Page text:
Only 20% of women who smoke quit when they are pregnant. 18% of women in the United States are smokers, and half of all pregnancies are unplanned. It’s an addiction, I don’t know if you have heard. Just how many mothers are you trying to say care “shit-all” about their babies? 1 in 6 mothers?

We all have our priorities. Exercise has also been associated with pregnancy loss. I wonder what you think of women who are selfish enough to take epilepsy meds.

I was training as a midwife, and the second birth I observed was a mom who was pregnant with her third child. She had her other two children with her, an eight year old and a two year old. She was smoking and drinking Cuban coffee during her labor. The father of the children was in prison. Her step mother and mother in law were there, chain smoking and drinking Cuban coffee on the patio of the birth center, stopping every now and then to try and take a swat at one of her kids if they ventured outside.

When I saw her have a cigarette, I grabbed the midwife and said “How can you let her smoke?!” She said, “This is her third pregnancy, and she’s in labor. Do you really think she’s going to quit right now?”

When we asked her if she had anyone to help her with her very demanding children while she was in labor, she said no. By the looks of the women outside, I understood. She said the family bed was going to get crowded once she, both of the other kids, and the new baby were all in it. They all would be sharing one room. I saw her change her wriggling two year old’s diaper at 8 cm dilation, then give birth within half an hour, supported by her brother. When I hear women say they “can’t” deliver without an epidural (not that there is anything wrong with choosing it electively, but it’s not a “can or cannot” issue), I always think of this woman.

Don’t you dare say she didn’t care shit-all about her kids.

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My big fat reading list

I keep on accumulating things I am reading that I wanted to talk about. Well, it has turned into a link fest. So, here’s my linkaround for the week, mostly journal club style:

Maternal Obesity and Breast-feeding Practices Among White and Black Women (pdf) and abstract. I had many problems with this article. First of all, the associations seemed really inconclusive. I would have preferred this data looked at through another lens, not obesity, but, since it was published in Obesity, I guess that was the point. The only association in any of the groups with BMI and breastfeeding was in the very obese, and that was only in white women. How is this an examination of race and BMI, except to show there WASN’T much of an association. I am also dismayed but not surprised at the higher cesarean rate among overweight and obese women. And, considering those higher cesarean rates, why did the adjusted hazard ratio NOT adjust for mode of delivery, when cesarean section has (in some research, not all) been associated with less initiation and success in breastfeeding? They adjusted for: mothers’ age, education, marital status at birth or during the pregnancy, Medicaid status, and pregnancy complications; parity; and first trimester initiation of prenatal care, but not mode of delivery.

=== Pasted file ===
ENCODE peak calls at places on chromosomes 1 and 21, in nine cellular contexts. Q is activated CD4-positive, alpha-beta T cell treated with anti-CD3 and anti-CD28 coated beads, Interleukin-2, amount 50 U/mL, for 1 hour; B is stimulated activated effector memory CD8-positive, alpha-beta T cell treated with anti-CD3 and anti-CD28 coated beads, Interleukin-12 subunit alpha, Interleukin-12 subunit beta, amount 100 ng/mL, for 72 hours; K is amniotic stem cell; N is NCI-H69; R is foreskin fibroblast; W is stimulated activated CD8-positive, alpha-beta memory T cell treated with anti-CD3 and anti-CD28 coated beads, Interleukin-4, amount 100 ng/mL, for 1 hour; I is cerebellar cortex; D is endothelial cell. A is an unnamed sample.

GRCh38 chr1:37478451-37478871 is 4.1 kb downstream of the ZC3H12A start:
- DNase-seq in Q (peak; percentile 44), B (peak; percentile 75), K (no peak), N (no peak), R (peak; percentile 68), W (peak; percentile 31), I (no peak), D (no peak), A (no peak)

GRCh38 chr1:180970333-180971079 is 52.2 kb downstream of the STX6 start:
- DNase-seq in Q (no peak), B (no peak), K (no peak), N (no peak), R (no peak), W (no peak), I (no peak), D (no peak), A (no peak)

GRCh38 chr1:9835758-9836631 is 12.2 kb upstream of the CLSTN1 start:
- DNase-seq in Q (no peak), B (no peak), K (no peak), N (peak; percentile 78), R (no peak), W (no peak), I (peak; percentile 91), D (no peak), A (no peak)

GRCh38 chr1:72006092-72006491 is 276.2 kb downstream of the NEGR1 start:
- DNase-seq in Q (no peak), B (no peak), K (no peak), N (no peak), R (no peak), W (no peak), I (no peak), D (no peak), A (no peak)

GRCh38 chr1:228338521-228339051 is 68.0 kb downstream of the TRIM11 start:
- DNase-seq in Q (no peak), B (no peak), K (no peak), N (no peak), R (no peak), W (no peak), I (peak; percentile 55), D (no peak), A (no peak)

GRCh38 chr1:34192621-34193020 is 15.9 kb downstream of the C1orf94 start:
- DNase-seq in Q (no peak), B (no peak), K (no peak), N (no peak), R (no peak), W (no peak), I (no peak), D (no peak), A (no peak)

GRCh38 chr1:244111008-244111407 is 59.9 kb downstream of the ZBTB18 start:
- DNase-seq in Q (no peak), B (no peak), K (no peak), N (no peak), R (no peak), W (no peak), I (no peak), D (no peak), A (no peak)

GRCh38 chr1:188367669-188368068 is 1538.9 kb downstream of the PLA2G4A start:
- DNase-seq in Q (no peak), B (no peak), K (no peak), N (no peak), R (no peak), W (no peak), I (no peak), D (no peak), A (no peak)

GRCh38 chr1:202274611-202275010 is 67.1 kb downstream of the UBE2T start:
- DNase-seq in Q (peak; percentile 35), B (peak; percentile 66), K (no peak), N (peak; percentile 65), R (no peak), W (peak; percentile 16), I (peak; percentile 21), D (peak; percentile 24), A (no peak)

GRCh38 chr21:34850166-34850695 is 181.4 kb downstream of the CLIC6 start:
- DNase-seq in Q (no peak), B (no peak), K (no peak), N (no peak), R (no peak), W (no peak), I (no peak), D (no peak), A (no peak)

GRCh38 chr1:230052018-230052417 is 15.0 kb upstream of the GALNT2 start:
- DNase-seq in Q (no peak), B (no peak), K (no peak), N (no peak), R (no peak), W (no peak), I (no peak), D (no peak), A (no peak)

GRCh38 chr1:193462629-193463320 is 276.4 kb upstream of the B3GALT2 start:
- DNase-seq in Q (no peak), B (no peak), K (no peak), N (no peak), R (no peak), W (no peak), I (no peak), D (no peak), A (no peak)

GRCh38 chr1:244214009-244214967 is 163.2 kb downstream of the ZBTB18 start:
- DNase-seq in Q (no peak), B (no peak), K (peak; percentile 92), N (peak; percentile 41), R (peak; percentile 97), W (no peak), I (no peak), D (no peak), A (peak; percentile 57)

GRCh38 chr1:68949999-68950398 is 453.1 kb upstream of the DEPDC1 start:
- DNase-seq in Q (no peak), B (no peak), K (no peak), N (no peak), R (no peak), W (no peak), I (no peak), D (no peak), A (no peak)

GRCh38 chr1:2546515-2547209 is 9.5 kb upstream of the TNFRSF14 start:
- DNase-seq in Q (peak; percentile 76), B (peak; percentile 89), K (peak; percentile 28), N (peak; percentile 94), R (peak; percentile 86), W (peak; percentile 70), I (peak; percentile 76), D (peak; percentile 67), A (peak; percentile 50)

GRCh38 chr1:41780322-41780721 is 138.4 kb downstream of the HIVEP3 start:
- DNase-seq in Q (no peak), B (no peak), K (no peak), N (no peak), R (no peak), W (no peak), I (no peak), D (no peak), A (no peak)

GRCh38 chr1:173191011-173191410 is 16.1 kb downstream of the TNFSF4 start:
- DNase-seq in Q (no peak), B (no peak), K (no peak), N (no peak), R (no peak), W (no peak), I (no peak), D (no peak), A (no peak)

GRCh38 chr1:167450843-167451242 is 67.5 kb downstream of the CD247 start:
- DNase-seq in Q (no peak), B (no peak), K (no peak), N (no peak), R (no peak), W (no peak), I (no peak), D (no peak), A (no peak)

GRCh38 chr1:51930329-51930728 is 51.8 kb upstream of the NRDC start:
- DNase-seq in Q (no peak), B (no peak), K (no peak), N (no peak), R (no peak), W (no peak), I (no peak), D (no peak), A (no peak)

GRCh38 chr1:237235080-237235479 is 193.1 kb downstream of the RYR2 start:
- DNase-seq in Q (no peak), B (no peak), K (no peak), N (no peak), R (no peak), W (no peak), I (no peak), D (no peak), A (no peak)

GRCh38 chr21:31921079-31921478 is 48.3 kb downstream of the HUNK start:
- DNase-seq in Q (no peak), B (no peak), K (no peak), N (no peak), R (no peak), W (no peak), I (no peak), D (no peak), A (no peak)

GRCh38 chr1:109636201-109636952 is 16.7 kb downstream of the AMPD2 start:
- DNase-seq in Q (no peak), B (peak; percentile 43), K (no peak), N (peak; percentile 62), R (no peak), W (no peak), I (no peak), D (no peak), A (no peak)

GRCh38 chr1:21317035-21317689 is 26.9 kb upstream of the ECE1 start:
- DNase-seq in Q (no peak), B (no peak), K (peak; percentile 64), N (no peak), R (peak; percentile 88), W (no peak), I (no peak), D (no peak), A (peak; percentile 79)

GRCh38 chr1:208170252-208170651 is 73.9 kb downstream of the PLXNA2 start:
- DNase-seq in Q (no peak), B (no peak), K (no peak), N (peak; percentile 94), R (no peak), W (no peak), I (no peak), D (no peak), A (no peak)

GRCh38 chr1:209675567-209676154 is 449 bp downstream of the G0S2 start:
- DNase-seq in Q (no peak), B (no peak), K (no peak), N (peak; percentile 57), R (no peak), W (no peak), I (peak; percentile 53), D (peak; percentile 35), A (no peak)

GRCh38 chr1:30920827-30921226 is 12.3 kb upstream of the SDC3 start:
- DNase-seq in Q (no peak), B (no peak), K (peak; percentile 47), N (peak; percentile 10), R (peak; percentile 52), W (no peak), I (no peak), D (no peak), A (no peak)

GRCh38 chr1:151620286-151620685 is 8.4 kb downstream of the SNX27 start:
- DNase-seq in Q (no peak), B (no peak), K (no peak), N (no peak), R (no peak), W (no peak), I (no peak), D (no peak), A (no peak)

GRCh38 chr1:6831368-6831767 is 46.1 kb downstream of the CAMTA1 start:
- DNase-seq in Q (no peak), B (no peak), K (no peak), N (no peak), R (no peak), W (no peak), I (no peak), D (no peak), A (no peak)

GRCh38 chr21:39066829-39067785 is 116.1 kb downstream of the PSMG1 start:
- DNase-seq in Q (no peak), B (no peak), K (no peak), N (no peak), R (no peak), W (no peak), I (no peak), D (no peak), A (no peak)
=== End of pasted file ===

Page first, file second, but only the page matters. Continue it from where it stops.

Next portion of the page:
What the data (not the discussion) highlighted was the racial disparity, not much about obesity and breastfeeding, and doesn’t offer much in the way of offering solutions or explanations as to why black women have such poorer rates of breastfeeding initiation.

Also from Obesity, BMI and Mortality: Results From a National Longitudinal Study of Canadian Adults.

Although a clear risk of mortality is associated with obesity, the risk of mortality associated with overweight is equivocal. The objective of this study is to estimate the relationship between BMI and all-cause mortality in a nationally representative sample of Canadian adults. A sample of 11,326 respondents aged ≥25 in the 1994/1995 National Population Health Survey (Canada) was studied using Cox proportional hazards models. A significant increased risk of mortality over the 12 years of follow-up was observed for underweight (BMI <18.5; relative risk (RR) = 1.73, P 35; RR = 1.36, P <0.05). Overweight (BMI 25 to <30) was associated with a significantly decreased risk of death (RR = 0.83, P 0.05). Our results are similar to those from other recent studies, confirming that underweight and obesity class II+ are clear risk factors for mortality, and showing that when compared to the acceptable BMI category, overweight appears to be protective against mortality. Obesity class I was not associated with an increased risk of mortality.